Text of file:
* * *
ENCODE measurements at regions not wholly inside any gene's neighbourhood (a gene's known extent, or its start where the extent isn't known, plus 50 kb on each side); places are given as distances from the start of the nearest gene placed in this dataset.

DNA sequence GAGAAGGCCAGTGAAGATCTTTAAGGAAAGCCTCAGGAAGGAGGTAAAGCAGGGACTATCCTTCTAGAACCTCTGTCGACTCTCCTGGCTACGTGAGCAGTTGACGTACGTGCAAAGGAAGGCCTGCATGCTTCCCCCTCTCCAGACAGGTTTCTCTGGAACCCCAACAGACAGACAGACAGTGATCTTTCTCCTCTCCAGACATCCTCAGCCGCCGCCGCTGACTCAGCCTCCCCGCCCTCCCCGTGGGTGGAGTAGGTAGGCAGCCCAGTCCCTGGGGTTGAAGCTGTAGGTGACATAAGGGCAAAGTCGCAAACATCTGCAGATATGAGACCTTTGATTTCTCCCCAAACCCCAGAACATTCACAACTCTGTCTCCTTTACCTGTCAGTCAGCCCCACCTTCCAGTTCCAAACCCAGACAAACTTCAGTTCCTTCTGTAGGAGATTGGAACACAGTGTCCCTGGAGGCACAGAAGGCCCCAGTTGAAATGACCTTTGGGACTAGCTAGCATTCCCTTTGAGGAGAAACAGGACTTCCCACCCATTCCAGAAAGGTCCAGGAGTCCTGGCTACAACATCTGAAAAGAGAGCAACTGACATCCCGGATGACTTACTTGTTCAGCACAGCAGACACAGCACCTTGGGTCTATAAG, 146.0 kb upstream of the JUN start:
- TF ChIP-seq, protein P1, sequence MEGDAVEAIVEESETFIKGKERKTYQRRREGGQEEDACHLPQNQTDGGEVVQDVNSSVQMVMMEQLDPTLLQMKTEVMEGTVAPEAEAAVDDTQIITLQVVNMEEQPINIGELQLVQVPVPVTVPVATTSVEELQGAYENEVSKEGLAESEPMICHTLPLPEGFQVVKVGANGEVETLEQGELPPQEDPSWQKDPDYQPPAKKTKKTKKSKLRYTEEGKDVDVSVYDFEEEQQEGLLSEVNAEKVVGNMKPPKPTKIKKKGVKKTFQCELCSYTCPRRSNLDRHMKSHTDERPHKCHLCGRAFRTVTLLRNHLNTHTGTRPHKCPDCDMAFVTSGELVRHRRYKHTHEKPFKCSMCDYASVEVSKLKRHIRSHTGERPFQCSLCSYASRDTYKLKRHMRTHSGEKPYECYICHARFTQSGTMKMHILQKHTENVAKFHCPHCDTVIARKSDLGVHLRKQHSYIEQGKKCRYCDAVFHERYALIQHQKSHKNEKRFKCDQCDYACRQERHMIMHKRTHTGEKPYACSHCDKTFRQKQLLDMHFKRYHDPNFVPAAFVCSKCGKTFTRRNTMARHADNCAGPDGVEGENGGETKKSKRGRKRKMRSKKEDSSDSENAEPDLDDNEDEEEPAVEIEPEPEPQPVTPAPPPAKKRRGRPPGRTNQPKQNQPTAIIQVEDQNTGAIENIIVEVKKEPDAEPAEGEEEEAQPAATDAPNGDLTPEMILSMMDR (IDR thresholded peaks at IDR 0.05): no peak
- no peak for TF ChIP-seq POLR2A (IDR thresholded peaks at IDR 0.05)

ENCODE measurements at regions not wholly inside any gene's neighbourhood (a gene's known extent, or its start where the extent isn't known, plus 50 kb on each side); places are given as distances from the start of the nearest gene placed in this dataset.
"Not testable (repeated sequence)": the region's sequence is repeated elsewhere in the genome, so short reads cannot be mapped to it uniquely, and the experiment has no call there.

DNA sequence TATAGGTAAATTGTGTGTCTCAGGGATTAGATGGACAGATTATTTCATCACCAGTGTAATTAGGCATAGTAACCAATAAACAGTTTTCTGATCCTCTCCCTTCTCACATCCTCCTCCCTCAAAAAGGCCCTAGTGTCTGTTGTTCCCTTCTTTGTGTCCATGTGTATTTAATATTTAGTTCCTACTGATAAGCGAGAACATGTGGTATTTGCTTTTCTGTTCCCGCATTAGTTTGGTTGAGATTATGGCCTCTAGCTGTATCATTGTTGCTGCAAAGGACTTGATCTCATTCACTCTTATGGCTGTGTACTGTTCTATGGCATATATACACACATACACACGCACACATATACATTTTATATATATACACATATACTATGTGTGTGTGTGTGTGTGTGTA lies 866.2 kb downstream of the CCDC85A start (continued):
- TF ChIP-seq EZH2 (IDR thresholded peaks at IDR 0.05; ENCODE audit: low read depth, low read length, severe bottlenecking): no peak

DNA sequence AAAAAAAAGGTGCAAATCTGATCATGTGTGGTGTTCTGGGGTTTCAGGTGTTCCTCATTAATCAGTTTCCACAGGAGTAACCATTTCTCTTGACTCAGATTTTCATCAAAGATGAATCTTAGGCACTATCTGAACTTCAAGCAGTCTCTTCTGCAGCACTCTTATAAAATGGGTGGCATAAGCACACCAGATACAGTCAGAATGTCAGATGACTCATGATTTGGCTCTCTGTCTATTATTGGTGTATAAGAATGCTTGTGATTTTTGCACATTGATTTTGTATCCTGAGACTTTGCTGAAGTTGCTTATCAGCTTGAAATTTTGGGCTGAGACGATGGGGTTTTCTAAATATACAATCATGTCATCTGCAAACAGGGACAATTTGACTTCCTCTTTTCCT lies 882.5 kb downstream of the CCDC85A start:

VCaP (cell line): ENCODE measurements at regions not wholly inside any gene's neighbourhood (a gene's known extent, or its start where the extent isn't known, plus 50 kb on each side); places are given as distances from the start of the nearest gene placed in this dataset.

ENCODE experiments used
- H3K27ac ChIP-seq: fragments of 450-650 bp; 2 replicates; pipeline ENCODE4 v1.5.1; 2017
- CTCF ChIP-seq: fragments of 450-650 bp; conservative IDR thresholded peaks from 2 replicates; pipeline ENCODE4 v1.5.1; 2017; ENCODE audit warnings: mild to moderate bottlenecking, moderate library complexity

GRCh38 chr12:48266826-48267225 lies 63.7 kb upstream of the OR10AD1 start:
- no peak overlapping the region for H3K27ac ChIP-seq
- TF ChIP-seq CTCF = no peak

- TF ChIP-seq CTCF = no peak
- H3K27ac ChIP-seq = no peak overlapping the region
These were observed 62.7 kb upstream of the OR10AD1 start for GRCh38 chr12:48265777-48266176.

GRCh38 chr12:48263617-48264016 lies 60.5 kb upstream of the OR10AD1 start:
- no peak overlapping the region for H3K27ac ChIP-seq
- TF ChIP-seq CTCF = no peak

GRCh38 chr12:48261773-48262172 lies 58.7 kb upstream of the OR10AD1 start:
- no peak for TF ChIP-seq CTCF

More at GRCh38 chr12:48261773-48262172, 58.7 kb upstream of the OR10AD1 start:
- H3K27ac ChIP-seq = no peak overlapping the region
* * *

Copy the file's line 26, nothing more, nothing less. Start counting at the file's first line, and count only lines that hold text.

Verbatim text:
- H3K27ac ChIP-seq = no peak overlapping the region